Alzheimer Terror

LOST. I entered this story, based on the last years of my father’s life, in a writing contest recently. The challenge question was to create a setting when someone was very lost and then found. I witnessed my father’s first time lost and tried to pass on the heartfelt loss he must have felt. Alzheimer’s teaches us the power of people and the gift of memory.

This story is about a woman experiencing the “terror” of being an Alzheimer’s victim. It will describe the first time she is lost in what was familiar territory but which now seems foreign. My Dad died from this sad disease. Some of my observations will be personal and realistic. I will try to capture the essence of the havoc and confusion such an episode creates.

A streak of terror cut through me like a knife.  “Where was I?” “What was I doing here?” “Where was I going?”  I stopped in my tracks — not steps — because a light coating of snow crunched under my tennis shoes. As I looked down, I felt my feet getting colder – my heart racing – and I wanted to cry!
Horns were honking and suddenly I detected a loud voice screaming, “Hey, lady, get out of the street!” Could that be me they were calling to? In that instant, I decided that it must be me who was in the middle of the street. But I could not move! I was stuck in the sticky snow. My shoes would not move and neither could I!

A firm arm threw itself around my shoulders and pushed me to the curb. I must have been almost dragged into this position because I don’t remember moving my feet. It happened so quickly that I did not have time to look behind me to see the origin of this force. Instead, I went where I was supposed to go almost as a rag doll. In fact, it was nearly impossible for me to stand on my own anymore!

Slowly the fog in my brain started to clear as I looked around me. I still had not turned my head because the noise and the cold breeze grabbed at my senses. Again “terror” ripped at my heart and my fingers seemed numb.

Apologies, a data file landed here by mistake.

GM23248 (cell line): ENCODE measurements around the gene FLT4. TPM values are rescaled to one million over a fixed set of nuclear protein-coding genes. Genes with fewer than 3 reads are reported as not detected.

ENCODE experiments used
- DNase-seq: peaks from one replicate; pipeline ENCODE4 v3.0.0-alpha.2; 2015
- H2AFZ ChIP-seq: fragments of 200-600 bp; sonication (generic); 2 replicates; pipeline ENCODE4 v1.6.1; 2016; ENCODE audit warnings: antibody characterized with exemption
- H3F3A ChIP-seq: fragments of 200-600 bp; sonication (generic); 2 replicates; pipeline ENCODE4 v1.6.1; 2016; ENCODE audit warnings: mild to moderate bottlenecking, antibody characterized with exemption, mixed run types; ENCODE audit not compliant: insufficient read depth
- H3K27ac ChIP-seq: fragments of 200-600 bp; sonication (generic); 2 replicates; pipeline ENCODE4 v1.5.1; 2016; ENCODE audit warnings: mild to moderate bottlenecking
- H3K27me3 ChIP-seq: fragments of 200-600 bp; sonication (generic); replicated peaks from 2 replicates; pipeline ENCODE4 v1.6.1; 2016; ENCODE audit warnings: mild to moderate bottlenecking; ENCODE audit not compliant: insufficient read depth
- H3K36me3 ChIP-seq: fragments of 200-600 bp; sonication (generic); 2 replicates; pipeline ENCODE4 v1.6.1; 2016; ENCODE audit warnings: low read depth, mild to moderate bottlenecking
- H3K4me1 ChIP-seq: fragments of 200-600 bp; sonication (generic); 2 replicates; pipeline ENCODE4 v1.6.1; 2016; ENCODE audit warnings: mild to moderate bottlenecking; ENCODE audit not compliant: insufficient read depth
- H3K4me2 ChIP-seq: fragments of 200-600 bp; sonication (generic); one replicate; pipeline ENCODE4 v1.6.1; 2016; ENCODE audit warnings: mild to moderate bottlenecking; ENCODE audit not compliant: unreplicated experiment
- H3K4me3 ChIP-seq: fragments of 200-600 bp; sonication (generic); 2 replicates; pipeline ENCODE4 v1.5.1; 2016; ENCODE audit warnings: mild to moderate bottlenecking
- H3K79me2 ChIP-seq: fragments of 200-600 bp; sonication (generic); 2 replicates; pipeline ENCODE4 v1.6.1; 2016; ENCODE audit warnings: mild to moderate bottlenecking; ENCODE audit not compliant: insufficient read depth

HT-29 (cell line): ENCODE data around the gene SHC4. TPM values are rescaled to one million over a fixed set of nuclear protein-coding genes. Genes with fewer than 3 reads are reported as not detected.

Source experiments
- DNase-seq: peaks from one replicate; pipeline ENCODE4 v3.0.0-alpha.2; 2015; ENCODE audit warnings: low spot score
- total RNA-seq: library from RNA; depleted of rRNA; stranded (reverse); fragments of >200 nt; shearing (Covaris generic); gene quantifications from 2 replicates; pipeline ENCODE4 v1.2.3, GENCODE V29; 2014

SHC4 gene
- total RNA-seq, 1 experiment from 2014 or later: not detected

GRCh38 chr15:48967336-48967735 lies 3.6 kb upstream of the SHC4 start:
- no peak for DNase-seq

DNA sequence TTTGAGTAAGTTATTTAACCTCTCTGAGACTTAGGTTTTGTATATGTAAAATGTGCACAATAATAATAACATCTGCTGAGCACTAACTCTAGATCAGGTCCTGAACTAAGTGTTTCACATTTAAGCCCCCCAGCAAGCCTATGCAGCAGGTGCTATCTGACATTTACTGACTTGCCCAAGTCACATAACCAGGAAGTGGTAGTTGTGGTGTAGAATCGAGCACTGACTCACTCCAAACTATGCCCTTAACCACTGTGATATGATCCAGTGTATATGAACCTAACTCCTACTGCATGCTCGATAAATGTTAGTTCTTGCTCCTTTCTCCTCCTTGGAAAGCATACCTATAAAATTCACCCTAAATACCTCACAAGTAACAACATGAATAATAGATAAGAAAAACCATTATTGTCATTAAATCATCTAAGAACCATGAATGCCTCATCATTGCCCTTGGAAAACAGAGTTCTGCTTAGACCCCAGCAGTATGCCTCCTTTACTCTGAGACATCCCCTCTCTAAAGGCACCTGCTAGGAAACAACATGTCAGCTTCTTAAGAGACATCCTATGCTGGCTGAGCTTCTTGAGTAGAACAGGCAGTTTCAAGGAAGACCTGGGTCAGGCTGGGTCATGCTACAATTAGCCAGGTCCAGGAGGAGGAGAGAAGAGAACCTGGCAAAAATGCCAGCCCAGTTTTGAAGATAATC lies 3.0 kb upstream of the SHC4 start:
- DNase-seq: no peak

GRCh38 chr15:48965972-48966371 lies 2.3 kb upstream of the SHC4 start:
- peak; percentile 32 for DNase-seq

Suddenly, I remembered the building in front of me across the street. There was a red and white awning flapping in the cold breeze and an icicle dripping off what looked like an ice cream cone. Hmmm . . . I remembered my son when he was six years old holding my hand in front of that store. I looked for him but he was not there. Where could he have gone? Where was he? Why was I here?

In that instant, I felt alone. I did remember the ice cream cone and the memory of that day with my son, but could not figure out why I was where I was now. I know I started to question myself, muttering the above sentences, frantically looking ahead at the store. I would feel so much better if I could hear his voice.

“Mom . . . it’s me. I’m behind you. Take it easy, Mom.”  Yes, yes it was him! I could hear his voice, I could feel his arm, and he was here!  If I could have, I would have jumped up and down with glee.

Slowly I turned my head, looking up into my son’s face. He is smiling but tears are rolling down his cheeks. I want to comfort him, dry his tears and buy him an ice cream cone. But I can’t. I have no money. I have no boots, only tennis shoes and I am without a coat. I’m getting very cold.

He puts his jacket over my shoulders and takes my hand. I look up at him now remembering the day at the ice cream store many years ago. Except now everything is different. He is caring for me like I did for him so long ago. Perhaps another day we can share an ice cream. But for now, I let him lead me to where it is warm and safe.

Then my son said, “Come on Mom, let’s go home.“

About the Author

Maryann Hartzell-Curran, a retired educator and counselor, has written a personal account of her journey through the first year of grieving the loss of her husband in her book, “From We to Me,” to help support those who have suffered the loss of a loved one.
Maryann founded a successful family therapy practice and taught in the public and private sectors. She also founded and directed a church-based preschool in Lombard, Ill., and gained experience working with the elderly as director of a senior dining center. She has a bachelor’s degree in education from the University of Wisconsin and a master’s degree in counseling from Illinois Benedictine University.

Comments (1)

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  1. Bobbie Graser says:

    I too lost a parent to this disease. My mother called out of the blue one day. She lived in Brown Deer, WI and I was living in the Madison area. We had never been close but she called me for help, saying she couldn’t handle things anymore. I learned then that a neighbor was handling her finances for her. Thank God the neighbor woman was honorable. Mom came home with me and I took her to the UW Clinic for exam and diagnosis. She was always very healthy–never hospitalized except for childbirth. She was eventually diagnosed with Alzheimers and moved into an assisted living facility in Madison so I could visit often.

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